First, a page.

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Pediatric Oncall Journal

Pediatric Difficult Airway Equipment in Emergency Departments: A regional audit
Pediatric Difficult Airway Equipment in Emergency Departments: A regional audit
Presented in National Medical Students Paediatric Conference (NMSPC) 2014, Brighton, UK
Qian Chen1, Mohamedabbas Jaffer1, Katia Florman1, Stephani Bernard2, Victoria Rainsley2, Trisha Radia2.
1School of Clinical Medicine, King’s College London, UK,
2Department of Paediatrics, Guy’s and St Thomas’ NHS Foundation Trust, UK.
The 4th National Audit Project (NAP4) by the Royal College of Anaesthetists highlighted that difficult intubation accounts for 9% of all intubations in the emergency departments (EDs). (1) It subsequently recommends that all paediatric EDs should have a difficult airway trolley (DAT) dedicated to paediatric use. The 2012 emergency care standard by RCPCH [5] also specified a list of recommended airway equipment in emergency situations. Previous surveys demonstrated a general low availability of paediatric DAT in anaesthetics departments (16%) (2) and PICU/HDUs (42%). (3) This regional audit aims to survey the availability of paediatric DAT and difficult airway equipments in London paediatric emergency units.

A standard questionnaire for DAT and difficult airway equipments was devised according to the RCPCH guideline [4]. Data was collected from senior nursing staff in all 34 London paediatric EDs via telephone, email or in person.

30 out of 34 units were included. 40% have paediatric DAT on the unit although all units have some difficult intubation equipments. A significant number of departments do not have capnography recording (23%), cuffed ETT of all sizes (33%), and cricoidotomy set (33%). Variation in the choice of laryngeal blades reflects individual preferences by specialists. 90% units keep a daily checking rota.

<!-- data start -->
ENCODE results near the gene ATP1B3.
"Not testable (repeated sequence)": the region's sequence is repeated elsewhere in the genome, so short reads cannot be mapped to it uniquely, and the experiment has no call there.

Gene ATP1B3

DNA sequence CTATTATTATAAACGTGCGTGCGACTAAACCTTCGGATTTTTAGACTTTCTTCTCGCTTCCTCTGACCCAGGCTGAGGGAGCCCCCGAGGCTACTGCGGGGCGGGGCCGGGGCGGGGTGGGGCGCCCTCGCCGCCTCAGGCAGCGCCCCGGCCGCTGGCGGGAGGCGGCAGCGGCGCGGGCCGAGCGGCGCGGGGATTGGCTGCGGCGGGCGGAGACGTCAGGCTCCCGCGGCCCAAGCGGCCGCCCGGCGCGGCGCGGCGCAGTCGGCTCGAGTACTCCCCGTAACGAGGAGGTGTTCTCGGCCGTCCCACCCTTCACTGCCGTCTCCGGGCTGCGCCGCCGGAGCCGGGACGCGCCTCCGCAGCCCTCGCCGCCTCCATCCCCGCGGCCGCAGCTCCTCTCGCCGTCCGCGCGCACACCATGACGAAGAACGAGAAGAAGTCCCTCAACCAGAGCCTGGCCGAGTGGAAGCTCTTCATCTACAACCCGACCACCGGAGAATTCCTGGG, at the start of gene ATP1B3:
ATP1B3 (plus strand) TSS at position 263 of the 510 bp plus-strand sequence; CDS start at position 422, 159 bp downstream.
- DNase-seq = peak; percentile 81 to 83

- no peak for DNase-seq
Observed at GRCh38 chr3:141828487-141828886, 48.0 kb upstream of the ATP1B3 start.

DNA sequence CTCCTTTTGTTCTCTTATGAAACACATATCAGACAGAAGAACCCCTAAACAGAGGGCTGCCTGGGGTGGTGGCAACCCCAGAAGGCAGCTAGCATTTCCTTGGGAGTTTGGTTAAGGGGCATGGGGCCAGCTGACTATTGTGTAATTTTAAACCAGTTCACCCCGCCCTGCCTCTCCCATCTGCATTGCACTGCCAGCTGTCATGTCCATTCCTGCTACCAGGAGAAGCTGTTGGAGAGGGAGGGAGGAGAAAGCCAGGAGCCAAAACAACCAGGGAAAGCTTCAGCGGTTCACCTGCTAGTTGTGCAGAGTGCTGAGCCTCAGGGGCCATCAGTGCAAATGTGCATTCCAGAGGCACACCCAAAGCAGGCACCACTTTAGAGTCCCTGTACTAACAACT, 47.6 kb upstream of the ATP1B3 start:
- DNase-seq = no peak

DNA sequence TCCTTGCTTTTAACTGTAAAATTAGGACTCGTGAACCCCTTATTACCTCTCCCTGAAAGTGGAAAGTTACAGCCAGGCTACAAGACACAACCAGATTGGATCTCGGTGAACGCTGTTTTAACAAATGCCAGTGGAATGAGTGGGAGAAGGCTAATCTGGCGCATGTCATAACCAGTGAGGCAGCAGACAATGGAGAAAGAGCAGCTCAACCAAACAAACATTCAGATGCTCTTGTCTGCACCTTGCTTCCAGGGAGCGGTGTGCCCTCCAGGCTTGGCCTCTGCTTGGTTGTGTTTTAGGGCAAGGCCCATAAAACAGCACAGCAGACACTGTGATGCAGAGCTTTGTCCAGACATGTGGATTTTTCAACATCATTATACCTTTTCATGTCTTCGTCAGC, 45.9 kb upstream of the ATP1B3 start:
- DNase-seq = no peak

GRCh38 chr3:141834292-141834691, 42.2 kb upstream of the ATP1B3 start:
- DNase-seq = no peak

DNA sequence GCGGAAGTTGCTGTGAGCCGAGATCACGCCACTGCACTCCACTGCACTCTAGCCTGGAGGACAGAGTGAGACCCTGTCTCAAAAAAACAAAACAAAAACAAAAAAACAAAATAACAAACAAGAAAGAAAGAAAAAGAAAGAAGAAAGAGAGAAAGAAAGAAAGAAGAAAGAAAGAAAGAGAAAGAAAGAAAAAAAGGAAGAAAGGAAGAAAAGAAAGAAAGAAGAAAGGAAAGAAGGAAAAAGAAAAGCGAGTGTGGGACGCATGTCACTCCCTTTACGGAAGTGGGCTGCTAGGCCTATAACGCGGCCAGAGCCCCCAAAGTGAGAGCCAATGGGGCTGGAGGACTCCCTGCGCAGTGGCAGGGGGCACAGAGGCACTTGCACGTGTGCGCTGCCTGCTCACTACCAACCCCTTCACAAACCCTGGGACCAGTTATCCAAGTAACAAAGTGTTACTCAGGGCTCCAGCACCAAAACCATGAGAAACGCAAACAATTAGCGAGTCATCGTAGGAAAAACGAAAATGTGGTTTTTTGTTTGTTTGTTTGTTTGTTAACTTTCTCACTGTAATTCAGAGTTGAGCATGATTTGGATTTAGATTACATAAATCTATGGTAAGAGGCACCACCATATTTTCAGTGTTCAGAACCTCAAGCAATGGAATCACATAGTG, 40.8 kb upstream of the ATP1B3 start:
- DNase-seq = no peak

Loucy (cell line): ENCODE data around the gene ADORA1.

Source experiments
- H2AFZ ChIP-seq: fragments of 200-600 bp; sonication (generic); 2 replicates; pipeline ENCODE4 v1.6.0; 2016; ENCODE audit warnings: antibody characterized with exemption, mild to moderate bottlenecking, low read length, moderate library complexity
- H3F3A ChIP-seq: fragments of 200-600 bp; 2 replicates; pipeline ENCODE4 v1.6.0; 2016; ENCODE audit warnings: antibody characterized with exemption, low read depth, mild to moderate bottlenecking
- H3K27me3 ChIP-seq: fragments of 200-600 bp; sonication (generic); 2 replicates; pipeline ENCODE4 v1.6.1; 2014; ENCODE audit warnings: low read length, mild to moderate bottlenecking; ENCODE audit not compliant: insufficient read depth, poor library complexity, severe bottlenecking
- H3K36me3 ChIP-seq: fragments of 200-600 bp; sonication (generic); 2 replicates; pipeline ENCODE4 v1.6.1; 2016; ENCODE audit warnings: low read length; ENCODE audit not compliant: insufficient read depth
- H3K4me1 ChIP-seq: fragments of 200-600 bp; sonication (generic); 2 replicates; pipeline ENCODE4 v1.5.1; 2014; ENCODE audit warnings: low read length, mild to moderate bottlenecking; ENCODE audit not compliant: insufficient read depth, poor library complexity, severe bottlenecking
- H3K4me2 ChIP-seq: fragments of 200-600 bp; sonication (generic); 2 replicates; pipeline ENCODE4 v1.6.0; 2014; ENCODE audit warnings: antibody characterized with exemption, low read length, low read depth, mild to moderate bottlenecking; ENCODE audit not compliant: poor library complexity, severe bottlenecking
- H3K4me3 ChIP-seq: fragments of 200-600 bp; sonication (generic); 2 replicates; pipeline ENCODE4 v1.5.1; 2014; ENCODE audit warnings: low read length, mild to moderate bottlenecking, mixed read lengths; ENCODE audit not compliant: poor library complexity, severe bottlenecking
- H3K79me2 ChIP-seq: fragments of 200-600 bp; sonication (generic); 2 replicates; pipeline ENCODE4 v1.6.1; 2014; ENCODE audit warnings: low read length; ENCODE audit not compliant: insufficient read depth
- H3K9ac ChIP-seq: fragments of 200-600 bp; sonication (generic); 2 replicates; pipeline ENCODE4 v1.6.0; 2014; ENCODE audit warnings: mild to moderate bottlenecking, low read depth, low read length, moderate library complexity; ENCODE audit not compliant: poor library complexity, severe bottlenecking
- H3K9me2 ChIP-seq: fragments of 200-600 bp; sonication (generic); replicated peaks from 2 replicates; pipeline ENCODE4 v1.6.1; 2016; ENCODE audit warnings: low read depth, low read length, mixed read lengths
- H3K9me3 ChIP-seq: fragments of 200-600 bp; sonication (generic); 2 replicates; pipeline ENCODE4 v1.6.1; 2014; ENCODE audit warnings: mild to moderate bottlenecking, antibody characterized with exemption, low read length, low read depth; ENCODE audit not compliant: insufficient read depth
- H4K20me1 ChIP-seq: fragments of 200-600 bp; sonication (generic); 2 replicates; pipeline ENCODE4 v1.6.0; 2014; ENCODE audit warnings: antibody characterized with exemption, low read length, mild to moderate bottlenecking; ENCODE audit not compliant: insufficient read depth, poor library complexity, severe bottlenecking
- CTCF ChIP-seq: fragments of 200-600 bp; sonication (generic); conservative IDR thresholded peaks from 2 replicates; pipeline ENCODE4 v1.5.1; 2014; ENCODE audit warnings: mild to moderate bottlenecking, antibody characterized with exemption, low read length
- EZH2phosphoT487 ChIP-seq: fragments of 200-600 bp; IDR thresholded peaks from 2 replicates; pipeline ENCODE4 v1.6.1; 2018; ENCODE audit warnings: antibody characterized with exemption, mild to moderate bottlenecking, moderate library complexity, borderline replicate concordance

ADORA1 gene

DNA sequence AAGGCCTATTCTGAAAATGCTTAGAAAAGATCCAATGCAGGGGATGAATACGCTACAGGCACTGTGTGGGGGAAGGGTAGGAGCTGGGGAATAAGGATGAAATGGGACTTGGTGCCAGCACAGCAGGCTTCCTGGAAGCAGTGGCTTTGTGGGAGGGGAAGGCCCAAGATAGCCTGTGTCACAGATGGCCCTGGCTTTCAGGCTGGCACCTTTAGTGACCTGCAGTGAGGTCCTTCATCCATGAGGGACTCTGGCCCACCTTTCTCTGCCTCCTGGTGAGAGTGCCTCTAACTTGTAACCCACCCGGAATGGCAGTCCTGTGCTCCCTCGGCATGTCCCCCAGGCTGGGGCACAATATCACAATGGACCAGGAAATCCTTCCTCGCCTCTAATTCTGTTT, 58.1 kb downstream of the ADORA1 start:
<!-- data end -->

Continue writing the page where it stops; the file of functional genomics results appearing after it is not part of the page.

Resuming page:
Adhering to the standards set by the NAP4 and RCPCH is important for the provision of standardised and safe care. Certain flexibility should be allowed for specialised equipments choices. Daily checking is essential. We also suggest the College of Emergency Medicine to publish further guidelines.

This survey highlights the need for improved availability of paediatric DAT and intubation equipments. Particular effort should be made to secure the more advanced equipments, and ensure the availability of a full size range for basic equipments.

  1. Major Complications of Airway Management in the United Kingdom, the 4th National Audit Project of the Royal College of Anaesthetists and the Difficult Airway Society, March 2011.
  2. Khan et al. Paediatric Difficult Airway Trolley Survey. Association of Paediatric Anaesthetists Peninsula Meeting Torquay. 2011.
  3. Khan et al. Nationwide survey of Difficult Airway Trolleys in Paediatric Intensive Care, 24th Annual meeting of the European Society of Paediatric and Neonatal Intensive Care.
  4. Standards for Children and Young People in Emergency Care Settings 2012, RCPCH.

Cite this article as:
Chen Q, Jaffer M, Florman K, Bernard S, Rainsley V, Radia T. Pediatric Difficult Airway Equipment in Emergency Departments: A regional audit. Pediatr Oncall J. 2014;11. doi: 10.7199/ped.oncall.2014.22S
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